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A principal components approach to estimating labor market pressure and its implications for inflation


  • Michelle L. Barnes
  • Ryan Chahrour
  • Giovanni P. Olivei
  • Gaoyan Tang


We build a summary measure of labor market pressure that captures the common movement among a variety of labor market series. Obtained as the labor market series’ first principal component, this measure explains a large portion of the variability of the underlying series. For this reason, it is a good summary indicator of labor market pressure. We show that the unemployment rate gap has tracked this summary measure closely over the past 35 years. At times, however, the summary measure and the unemployment rate gap have sent somewhat different signals. In terms of relying on the principal components summary measure vis-à-vis the unemployment rate gap for explaining inflation, we argue that the recent evolution of wage inflation is more consistent with the evolution of the summary measure than with the unemployment rate gap. This is because over the past two years the principal components summary measure has been suggesting less labor market pressure than the unemployment rate gap. Over the past 35 years, however, there is little systematic evidence favoring the summary measure of labor market pressure over the unemployment rate gap as a predictor of inflation.

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  • Michelle L. Barnes & Ryan Chahrour & Giovanni P. Olivei & Gaoyan Tang, 2007. "A principal components approach to estimating labor market pressure and its implications for inflation," Public Policy Brief, Federal Reserve Bank of Boston.
  • Handle: RePEc:fip:fedbpb:y:2007:n:07-2

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    References listed on IDEAS

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    4. Andrea Brandolini & Piero Cipollone & Eliana Viviano, 2006. "Does The Ilo Definition Capture All Unemployment?," Journal of the European Economic Association, MIT Press, vol. 4(1), pages 153-179, March.
    5. Katharine L. Bradbury, 2005. "Additional slack in the economy: the poor recovery in labor force participation during this business cycle," Public Policy Brief, Federal Reserve Bank of Boston.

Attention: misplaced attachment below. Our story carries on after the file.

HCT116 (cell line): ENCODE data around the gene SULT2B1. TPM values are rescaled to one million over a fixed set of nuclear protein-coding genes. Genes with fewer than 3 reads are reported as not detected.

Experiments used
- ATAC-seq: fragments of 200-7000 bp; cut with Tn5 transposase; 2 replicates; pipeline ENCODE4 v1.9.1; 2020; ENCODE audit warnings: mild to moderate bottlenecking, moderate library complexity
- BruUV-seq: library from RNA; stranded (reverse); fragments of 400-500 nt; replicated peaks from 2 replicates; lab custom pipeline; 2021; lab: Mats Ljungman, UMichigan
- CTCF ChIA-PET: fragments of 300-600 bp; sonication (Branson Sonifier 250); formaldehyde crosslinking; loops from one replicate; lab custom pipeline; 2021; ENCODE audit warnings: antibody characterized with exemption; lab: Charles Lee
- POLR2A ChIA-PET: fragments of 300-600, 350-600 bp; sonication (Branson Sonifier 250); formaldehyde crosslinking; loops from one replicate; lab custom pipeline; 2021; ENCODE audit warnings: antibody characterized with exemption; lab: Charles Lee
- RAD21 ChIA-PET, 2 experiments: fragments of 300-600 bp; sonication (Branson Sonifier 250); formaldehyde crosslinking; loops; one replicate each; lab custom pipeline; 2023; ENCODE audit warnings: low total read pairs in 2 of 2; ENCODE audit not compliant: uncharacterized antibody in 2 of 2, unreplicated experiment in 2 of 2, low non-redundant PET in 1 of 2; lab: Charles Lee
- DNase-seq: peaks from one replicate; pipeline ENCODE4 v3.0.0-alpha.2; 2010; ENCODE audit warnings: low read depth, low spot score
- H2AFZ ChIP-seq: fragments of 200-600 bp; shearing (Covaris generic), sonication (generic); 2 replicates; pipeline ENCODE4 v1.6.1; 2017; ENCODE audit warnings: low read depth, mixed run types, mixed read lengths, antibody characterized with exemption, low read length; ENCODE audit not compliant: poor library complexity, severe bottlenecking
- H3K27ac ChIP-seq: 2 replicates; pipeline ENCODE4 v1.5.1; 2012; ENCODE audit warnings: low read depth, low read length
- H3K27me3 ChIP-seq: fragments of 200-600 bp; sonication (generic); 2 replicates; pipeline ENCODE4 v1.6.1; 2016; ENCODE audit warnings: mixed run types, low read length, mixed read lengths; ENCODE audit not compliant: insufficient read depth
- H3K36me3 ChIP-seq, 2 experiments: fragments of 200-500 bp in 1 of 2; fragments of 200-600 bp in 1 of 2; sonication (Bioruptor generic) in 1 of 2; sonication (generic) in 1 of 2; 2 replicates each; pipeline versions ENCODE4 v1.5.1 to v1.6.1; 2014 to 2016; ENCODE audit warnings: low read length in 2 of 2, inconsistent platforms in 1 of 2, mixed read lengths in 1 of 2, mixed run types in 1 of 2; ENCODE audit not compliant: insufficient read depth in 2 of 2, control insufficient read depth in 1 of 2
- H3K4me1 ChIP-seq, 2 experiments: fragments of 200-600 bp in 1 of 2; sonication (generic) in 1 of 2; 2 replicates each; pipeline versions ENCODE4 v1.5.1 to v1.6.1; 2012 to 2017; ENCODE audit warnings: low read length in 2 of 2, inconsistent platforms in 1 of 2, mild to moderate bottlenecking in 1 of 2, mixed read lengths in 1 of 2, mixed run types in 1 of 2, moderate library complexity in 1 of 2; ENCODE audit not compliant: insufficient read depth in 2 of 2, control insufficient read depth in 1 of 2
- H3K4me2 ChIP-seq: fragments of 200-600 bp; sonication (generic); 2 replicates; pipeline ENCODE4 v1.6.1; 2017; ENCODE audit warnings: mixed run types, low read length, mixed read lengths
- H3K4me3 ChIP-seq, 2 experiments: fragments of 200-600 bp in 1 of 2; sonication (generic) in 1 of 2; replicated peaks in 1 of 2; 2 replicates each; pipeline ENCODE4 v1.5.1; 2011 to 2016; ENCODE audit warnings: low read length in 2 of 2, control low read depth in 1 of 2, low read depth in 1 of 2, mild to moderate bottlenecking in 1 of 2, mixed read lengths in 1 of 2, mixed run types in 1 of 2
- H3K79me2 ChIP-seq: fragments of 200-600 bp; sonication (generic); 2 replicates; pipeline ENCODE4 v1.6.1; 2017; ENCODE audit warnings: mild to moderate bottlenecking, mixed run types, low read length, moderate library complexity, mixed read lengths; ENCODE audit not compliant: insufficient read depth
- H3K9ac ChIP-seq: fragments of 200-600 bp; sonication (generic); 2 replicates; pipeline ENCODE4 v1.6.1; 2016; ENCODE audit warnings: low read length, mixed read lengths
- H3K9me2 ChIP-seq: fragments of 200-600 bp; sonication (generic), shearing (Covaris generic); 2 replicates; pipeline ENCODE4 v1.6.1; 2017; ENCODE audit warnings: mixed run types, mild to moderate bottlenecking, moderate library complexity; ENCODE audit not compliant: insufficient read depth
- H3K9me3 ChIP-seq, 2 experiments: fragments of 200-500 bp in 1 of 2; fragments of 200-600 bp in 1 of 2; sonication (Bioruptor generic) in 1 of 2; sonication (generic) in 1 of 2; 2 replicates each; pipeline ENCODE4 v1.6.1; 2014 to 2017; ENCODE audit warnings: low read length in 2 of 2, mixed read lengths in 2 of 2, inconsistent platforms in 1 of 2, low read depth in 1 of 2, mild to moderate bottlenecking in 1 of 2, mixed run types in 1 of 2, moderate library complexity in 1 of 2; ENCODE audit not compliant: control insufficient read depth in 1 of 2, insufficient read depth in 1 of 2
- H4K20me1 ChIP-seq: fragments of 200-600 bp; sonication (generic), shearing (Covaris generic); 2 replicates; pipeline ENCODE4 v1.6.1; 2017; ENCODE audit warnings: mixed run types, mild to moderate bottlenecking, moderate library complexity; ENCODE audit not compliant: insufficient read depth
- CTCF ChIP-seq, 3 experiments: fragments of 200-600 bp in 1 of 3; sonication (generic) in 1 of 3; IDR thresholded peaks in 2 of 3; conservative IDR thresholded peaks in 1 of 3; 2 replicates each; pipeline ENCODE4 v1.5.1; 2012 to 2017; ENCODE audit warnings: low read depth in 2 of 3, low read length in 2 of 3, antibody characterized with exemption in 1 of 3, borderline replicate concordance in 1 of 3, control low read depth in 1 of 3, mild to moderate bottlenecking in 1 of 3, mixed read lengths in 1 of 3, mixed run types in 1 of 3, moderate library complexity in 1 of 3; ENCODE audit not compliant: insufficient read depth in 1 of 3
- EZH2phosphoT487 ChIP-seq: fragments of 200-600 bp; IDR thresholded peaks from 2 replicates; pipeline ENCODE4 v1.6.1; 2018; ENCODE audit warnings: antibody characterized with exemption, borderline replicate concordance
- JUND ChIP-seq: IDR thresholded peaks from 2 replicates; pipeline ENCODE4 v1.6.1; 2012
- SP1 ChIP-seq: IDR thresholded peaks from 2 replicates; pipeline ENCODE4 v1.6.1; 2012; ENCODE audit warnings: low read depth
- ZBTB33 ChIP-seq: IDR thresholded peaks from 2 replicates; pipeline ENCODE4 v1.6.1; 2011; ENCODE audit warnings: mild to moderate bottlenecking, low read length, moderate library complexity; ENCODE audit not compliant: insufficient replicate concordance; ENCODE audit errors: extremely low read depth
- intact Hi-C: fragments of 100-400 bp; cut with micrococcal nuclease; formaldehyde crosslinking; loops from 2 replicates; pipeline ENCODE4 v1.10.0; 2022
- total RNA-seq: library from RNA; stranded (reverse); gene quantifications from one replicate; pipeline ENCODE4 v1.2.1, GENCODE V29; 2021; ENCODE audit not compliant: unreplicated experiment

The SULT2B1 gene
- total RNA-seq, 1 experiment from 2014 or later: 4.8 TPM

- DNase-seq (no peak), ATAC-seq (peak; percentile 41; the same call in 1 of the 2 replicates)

6. Anderson Katharine & Barrow Lisa & Butcher Kristin F., 2005. "Implications of Changes in Men's and Women's Labor Force Participation for Real Compensation Growth and Inflation," The B.E. Journal of Economic Analysis & Policy, De Gruyter, vol. 5(1), pages 1-27, March.
    7. Robert Shimer, 2012. "Reassessing the Ins and Outs of Unemployment," Review of Economic Dynamics, Elsevier for the Society for Economic Dynamics, vol. 15(2), pages 127-148, April.
    8. Stephen R. G. Jones & W. Craig Riddell, 2006. "Unemployment and Nonemployment: Heterogeneities in Labor Market States," The Review of Economics and Statistics, MIT Press, vol. 88(2), pages 314-323, May.
    9. Garrido, Luis & Toharia, Luis, 2004. "What does it take to be (counted as) unemployed? The case of Spain," Labour Economics, Elsevier, vol. 11(4), pages 507-523, August.
    10. Murphy, Kevin M & Topel, Robert H, 1997. "Unemployment and Nonemployment," American Economic Review, American Economic Association, vol. 87(2), pages 295-300, May.
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    Cited by:

    1. Chung, Hess & Fallick, Bruce C. & Nekarda, Christopher J. & Ratner, David, 2014. "Assessing the Change in Labor Market Conditions," Finance and Economics Discussion Series 2014-109, Board of Governors of the Federal Reserve System (U.S.).
    2. repec:eee:jpolmo:v:39:y:2017:i:2:p:247-271 is not listed on IDEAS
    3. Albuquerque, Bruno & Baumann, Ursel, 2017. "Will US inflation awake from the dead? The role of slack and non-linearities in the Phillips curve," Journal of Policy Modeling, Elsevier, vol. 39(2), pages 247-271.


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